Mathematics and Statistics


The first year course in Mathematics and Statistics is the same as the first year course in Mathematics. This gives you a solid grounding in both pure and applied maths, from integration to multivariable calculus.

From the second year on, students have a wider range of statistics options (including simulation and statistical programming) as well as compulsory statistics courses (applied statistics, which includes computer practicals). In the fourth year, you undertake a research project in an area of statistics, probability, or operations research. The project is a great opportunity to carry out a substantial piece of statistical work, whilst giving you the communication skills to explain statistics. This latter component is particularly important for statisticians, as statistics is frequently misused and misunderstood in the media.

You should also read the information on our Mathematics course page.

If you are unsure whether to apply for Mathematics or for Mathematics and Statistics, don’t worry! The answer is that it doesn’t matter.

Applications for both courses are treated exactly the same, and it is very easy to switch from one to the other after the first year (and still possible even after the second year). So you have the chance to see what both subjects are like at Oxford before deciding where your main interest lies.

Mathematical Institute website

Our Tutors

Professor Oliver Riordan


Professor of Discrete Mathematics and Tutor in Mathematics

Professor Oliver Riordan joined the College in October 2007 as a Tutorial Fellow in Mathematics, on his appointment as Professor of Discrete Mathematics in Oxford’s Mathematical Institute. Oliver’s research interests have varied with time, but the main focus is and always has been discrete structures, in particular “graphs”, i.e. mathematical models of networks.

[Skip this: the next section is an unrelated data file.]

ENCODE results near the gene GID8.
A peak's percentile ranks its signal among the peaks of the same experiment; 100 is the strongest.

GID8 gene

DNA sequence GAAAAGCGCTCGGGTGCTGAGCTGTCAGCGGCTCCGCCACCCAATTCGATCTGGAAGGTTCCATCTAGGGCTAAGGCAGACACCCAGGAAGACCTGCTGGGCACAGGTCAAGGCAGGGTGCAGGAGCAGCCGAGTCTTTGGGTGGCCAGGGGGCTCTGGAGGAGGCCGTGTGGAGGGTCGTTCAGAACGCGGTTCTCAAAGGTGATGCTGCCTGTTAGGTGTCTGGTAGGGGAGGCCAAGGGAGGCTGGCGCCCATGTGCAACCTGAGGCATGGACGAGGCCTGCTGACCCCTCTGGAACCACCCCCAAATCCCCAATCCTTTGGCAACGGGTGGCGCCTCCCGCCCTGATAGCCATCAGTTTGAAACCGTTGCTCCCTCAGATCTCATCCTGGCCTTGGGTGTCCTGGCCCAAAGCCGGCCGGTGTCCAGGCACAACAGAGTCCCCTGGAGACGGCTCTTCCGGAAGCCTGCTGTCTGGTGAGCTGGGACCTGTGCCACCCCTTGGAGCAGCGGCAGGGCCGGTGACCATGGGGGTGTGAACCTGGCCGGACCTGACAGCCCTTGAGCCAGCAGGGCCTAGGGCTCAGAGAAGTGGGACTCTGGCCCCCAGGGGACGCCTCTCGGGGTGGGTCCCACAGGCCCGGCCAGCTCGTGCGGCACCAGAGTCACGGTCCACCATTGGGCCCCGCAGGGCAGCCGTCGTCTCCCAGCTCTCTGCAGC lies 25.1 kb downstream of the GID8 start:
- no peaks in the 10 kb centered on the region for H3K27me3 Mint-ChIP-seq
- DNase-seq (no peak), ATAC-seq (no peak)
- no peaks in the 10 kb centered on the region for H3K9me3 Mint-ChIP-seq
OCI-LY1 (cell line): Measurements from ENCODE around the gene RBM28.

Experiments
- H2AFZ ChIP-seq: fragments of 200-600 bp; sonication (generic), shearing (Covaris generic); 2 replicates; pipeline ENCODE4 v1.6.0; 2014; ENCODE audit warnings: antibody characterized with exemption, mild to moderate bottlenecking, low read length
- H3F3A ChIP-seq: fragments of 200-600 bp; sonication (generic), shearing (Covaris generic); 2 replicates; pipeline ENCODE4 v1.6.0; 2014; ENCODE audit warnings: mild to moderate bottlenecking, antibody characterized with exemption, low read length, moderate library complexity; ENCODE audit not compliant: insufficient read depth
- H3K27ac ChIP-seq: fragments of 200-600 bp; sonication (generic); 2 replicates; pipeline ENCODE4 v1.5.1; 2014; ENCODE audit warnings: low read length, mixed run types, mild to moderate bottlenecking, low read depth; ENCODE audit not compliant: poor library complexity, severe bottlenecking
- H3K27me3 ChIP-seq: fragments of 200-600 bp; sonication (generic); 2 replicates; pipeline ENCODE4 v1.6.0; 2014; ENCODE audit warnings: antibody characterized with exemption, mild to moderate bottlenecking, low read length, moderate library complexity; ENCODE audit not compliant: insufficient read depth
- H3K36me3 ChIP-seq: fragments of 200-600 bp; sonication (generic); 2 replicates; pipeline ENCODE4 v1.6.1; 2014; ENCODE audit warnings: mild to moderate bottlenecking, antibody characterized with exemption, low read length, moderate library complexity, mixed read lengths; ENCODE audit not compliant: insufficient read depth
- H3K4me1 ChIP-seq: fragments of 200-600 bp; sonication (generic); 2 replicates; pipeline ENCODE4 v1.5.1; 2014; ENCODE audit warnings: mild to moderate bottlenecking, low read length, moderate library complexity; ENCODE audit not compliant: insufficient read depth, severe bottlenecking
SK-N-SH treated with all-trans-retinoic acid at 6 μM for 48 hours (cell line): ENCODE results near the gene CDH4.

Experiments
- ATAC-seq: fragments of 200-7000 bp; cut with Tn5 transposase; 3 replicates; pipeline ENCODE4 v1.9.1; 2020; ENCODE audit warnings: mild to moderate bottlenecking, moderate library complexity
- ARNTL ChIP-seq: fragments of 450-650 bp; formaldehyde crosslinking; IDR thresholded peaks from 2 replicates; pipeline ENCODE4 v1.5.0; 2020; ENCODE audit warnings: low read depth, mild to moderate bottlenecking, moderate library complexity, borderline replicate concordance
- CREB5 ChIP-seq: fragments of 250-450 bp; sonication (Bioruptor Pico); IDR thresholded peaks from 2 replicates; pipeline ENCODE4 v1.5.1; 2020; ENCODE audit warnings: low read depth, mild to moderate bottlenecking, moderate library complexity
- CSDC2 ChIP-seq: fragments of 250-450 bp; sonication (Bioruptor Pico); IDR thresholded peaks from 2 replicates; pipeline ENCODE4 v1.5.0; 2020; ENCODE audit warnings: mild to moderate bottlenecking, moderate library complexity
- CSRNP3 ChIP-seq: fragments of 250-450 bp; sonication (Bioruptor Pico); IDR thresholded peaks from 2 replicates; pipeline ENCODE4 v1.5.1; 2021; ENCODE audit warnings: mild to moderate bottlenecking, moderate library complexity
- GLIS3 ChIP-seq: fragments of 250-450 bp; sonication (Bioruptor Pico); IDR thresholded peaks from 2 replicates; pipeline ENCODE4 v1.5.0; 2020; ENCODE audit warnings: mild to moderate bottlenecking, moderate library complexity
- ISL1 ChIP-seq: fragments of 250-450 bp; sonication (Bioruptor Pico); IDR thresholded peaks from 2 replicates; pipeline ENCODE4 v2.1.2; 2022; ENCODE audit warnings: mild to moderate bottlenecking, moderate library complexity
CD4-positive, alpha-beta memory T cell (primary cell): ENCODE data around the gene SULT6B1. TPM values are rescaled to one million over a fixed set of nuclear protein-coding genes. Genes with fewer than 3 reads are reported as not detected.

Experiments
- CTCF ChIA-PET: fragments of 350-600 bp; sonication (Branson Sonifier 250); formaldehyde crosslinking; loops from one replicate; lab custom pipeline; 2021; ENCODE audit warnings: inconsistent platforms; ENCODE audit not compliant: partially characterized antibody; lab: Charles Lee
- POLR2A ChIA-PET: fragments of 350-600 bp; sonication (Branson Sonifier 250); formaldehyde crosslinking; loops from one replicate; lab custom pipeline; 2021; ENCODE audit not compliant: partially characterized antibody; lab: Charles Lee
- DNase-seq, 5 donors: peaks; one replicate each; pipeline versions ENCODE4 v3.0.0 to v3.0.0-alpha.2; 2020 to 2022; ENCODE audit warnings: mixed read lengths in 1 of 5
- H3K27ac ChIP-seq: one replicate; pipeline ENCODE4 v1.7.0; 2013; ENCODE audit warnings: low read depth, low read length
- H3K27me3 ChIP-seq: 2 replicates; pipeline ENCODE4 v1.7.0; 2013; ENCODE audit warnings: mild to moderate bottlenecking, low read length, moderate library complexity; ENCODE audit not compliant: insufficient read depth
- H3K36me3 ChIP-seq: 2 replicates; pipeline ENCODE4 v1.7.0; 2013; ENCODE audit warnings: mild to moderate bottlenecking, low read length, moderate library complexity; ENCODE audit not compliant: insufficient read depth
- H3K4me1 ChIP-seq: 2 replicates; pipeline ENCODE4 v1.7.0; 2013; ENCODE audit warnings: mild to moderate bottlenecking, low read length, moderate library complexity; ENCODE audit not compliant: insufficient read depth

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Professor Luc Nguyen


Tutorial Fellow in Mathematics

Professor Luc Nguyen has been at Teddy Hall since October 2013. His research interests are geometric partial differential equations, particularly those arising in general relativity, geometric analysis and liquid crystals.

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Dr Tom Crawford


College Lecturer in Mathematics

Dr Tom Crawford specialises in Applied Maths and completed his PhD in Fluid Dynamics. He also has an award-winning website, which hosts videos, podcasts, puzzles and articles that aim to make maths entertaining and understandable to all.

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Where next?

The Maths of the 12 Days of Christmas

20 Dec 2018

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Undergraduate course page

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